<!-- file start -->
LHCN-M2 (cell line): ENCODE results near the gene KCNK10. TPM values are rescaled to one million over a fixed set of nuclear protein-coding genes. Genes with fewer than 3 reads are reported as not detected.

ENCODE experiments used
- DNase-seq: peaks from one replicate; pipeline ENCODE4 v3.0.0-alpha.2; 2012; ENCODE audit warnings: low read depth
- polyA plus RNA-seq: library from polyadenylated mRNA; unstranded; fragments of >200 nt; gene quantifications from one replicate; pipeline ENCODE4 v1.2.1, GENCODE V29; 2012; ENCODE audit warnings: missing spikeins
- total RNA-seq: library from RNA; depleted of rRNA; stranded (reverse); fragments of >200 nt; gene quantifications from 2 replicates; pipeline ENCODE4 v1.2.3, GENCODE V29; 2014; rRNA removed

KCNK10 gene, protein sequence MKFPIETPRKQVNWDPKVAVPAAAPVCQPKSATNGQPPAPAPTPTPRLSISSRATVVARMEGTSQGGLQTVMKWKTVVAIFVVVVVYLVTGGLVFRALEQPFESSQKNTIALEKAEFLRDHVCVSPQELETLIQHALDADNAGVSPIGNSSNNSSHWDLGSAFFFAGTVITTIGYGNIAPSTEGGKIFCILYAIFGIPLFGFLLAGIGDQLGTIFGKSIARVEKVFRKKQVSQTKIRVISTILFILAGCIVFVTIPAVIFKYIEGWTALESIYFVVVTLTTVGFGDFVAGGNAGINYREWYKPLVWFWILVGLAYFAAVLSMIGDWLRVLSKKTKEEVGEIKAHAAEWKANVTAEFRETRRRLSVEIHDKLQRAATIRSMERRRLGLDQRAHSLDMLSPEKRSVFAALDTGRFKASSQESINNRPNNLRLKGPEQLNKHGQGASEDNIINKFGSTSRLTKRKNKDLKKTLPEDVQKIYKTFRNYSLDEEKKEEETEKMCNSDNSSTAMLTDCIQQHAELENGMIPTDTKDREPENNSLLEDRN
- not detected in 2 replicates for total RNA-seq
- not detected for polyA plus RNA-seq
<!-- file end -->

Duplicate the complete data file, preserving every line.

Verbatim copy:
LHCN-M2 (cell line): ENCODE results near the gene KCNK10. TPM values are rescaled to one million over a fixed set of nuclear protein-coding genes. Genes with fewer than 3 reads are reported as not detected.

ENCODE experiments used
- DNase-seq: peaks from one replicate; pipeline ENCODE4 v3.0.0-alpha.2; 2012; ENCODE audit warnings: low read depth
- polyA plus RNA-seq: library from polyadenylated mRNA; unstranded; fragments of >200 nt; gene quantifications from one replicate; pipeline ENCODE4 v1.2.1, GENCODE V29; 2012; ENCODE audit warnings: missing spikeins
- total RNA-seq: library from RNA; depleted of rRNA; stranded (reverse); fragments of >200 nt; gene quantifications from 2 replicates; pipeline ENCODE4 v1.2.3, GENCODE V29; 2014; rRNA removed

KCNK10 gene, protein sequence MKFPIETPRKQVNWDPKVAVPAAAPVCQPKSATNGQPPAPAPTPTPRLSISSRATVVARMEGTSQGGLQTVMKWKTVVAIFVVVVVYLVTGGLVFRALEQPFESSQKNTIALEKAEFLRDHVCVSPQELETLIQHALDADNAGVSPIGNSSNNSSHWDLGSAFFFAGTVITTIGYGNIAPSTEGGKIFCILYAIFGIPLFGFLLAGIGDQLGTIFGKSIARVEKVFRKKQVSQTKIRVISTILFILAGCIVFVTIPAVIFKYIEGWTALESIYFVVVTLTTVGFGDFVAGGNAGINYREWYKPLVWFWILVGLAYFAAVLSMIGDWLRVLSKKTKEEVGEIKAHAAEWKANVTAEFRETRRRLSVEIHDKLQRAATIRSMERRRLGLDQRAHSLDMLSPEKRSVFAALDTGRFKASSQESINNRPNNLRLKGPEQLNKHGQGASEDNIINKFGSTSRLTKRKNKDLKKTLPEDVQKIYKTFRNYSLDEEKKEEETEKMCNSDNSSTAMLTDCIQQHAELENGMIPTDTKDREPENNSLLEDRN
- not detected in 2 replicates for total RNA-seq
- not detected for polyA plus RNA-seq